Like many of you, I like to walk. And, when I have the time, walking, combined with a multi-day backpacking trek, is my favorite way of padding my pedometer.  Years ago, I learned from a seasoned hiker, that if you are out on a trail for more than a week, you will most likely have to walk some in the rain. It’s just part of the deal.  That’s one reason why most experienced hikers put in a rain jacket and a pack cover somewhere in their pack.   The analogies and applications to our walk in this life are many and helpful. Let me list just a few.

– If you’re getting rained on, don’t look at it as a punishment. Don’t automatically think, “I did something wrong. It’s especially easy to think this way when the rain has lasted a long time. Think of “rain” in the way I am using it in this article as the hardships, inconveniences, and perhaps even the trials of life. What I’m getting at here is the simple truth that walking in the rain is simply a part of life. It’s going to happen.  When we experience hardships that linger, so many people seem to have the natural response of, “God must be punishing me, He’s mad at me, trying to teach me something, etc.” In the vast majority of circumstances, I don’t think so. I want to convey to you that “rain” is just a part of life. Remember, the rain falls on the just and unjust (Matt. 5:45). Oh sure, we learn things in the rain, and, I suppose God is pleased when we do, but most of our walking in the rain is just part of what it means to be human. So, don’t compound the difficulties of your wet walk by an over active or sensitive conscience that beats up on yourself.

– There’s a way, an art of listening to God, of hearing God in the rain, that you cannot experience on sunny days. This idea of listening to God, hearing Him, (i.e. prayer) relates a bit to the point below, so I’ll be brief.  When it’s a beautiful sunny day, I tend to take my walking skills out on the trail more for granted. Oh yes, I haven’t forgotten that even on a sunny day, in Him I live, move, and have my being (Acts 17:28), but walking on a sunny day is just easier. When it’s raining, on the trail, or in life, I feel my needs more. I pray more. Sometimes, of course, the prayers aren’t pretty: “Come on already, hasn’t it rained enough, I’m miserable!” Yet all the same, this prayer of need or lament is connecting me to Him.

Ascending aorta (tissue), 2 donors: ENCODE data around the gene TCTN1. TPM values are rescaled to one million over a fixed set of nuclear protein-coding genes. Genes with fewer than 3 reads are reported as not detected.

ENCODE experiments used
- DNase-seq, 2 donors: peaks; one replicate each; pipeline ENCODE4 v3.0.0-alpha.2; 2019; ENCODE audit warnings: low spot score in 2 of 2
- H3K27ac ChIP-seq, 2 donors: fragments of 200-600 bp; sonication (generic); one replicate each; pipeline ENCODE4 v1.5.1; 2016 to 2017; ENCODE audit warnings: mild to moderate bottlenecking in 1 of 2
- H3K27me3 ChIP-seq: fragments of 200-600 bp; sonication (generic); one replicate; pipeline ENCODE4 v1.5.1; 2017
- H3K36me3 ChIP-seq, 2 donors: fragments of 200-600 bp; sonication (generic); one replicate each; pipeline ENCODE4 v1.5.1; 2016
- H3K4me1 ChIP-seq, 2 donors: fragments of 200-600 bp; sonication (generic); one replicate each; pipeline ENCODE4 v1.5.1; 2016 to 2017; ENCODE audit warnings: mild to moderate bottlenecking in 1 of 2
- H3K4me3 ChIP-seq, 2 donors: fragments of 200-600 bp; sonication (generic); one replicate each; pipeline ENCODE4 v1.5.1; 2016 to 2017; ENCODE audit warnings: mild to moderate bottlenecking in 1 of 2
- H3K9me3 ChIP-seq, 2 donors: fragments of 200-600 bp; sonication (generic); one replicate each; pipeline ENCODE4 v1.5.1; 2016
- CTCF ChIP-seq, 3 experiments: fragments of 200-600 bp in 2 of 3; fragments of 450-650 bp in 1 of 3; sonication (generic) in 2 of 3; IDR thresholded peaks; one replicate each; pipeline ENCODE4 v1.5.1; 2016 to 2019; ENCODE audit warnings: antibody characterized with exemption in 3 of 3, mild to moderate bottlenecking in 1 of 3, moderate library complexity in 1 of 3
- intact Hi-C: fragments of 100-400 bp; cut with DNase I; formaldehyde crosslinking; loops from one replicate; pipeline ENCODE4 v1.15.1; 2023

– Walking in the rain is not all bad!  The cliché of “April showers bring May flowers” is so true. But even before the “flowers”, there’s a beauty, a beat, a rhythm of pitter-patter, when you’re walking in the rain that becomes like an intimate conversation with the Creator. Again, I think of the word “need“.  That is, when you are walking in the rain, you are more careful, more dependent, cognizant that you could make a misstep and fall at any moment. You learn not to take your trekking for granted. You become amazed you are making any progress at all. You feel vulnerable, needy. And, when the tent is pitched at the end of the day, you feel grateful. Yes, a bit miserable too, because you’re all wet (hopefully you have some dry clothes to climb into!), but grateful!

Finally, I wonder, does God take more pleasure in us when we choose, by faith, to keep walking in the rain (Heb.11:6)? Does He say about us, like He said of that long litany of faith-walkers, “the world was not worthy of them. They wandered . . .” (Heb. 11:38).

I suppose that’s enough for now (!), but friend, let me encourage you, keep walking in the rain. There’s stuff that’s happening to you, in you, and maybe even through you as you walk in the rain that you may never see during this earthly walk. But God sees you. So, keep on walking, even in the rain.